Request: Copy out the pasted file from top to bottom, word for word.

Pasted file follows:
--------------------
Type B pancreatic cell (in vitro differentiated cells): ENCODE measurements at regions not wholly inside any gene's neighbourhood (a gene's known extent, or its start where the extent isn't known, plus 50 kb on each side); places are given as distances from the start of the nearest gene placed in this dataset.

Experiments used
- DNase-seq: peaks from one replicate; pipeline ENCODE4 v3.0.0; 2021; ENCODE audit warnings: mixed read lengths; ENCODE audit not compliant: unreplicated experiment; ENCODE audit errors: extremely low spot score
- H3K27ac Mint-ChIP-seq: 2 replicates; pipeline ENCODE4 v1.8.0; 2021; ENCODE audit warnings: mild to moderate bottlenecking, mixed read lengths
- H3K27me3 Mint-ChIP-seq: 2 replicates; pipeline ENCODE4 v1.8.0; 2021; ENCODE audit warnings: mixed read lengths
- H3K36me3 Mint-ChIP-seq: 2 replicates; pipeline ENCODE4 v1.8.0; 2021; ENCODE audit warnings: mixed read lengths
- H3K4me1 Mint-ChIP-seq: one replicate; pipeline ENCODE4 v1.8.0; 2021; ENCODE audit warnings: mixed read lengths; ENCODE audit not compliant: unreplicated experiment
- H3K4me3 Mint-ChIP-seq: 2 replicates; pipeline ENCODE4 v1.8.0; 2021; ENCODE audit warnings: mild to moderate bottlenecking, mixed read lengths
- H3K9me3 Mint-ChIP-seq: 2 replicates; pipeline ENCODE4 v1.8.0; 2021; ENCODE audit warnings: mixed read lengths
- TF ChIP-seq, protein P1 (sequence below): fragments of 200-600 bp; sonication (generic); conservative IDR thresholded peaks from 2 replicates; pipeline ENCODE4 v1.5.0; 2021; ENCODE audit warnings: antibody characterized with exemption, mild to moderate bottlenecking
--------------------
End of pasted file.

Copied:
Type B pancreatic cell (in vitro differentiated cells): ENCODE measurements at regions not wholly inside any gene's neighbourhood (a gene's known extent, or its start where the extent isn't known, plus 50 kb on each side); places are given as distances from the start of the nearest gene placed in this dataset.

Experiments used
- DNase-seq: peaks from one replicate; pipeline ENCODE4 v3.0.0; 2021; ENCODE audit warnings: mixed read lengths; ENCODE audit not compliant: unreplicated experiment; ENCODE audit errors: extremely low spot score
- H3K27ac Mint-ChIP-seq: 2 replicates; pipeline ENCODE4 v1.8.0; 2021; ENCODE audit warnings: mild to moderate bottlenecking, mixed read lengths
- H3K27me3 Mint-ChIP-seq: 2 replicates; pipeline ENCODE4 v1.8.0; 2021; ENCODE audit warnings: mixed read lengths
- H3K36me3 Mint-ChIP-seq: 2 replicates; pipeline ENCODE4 v1.8.0; 2021; ENCODE audit warnings: mixed read lengths
- H3K4me1 Mint-ChIP-seq: one replicate; pipeline ENCODE4 v1.8.0; 2021; ENCODE audit warnings: mixed read lengths; ENCODE audit not compliant: unreplicated experiment
- H3K4me3 Mint-ChIP-seq: 2 replicates; pipeline ENCODE4 v1.8.0; 2021; ENCODE audit warnings: mild to moderate bottlenecking, mixed read lengths
- H3K9me3 Mint-ChIP-seq: 2 replicates; pipeline ENCODE4 v1.8.0; 2021; ENCODE audit warnings: mixed read lengths
- TF ChIP-seq, protein P1 (sequence below): fragments of 200-600 bp; sonication (generic); conservative IDR thresholded peaks from 2 replicates; pipeline ENCODE4 v1.5.0; 2021; ENCODE audit warnings: antibody characterized with exemption, mild to moderate bottlenecking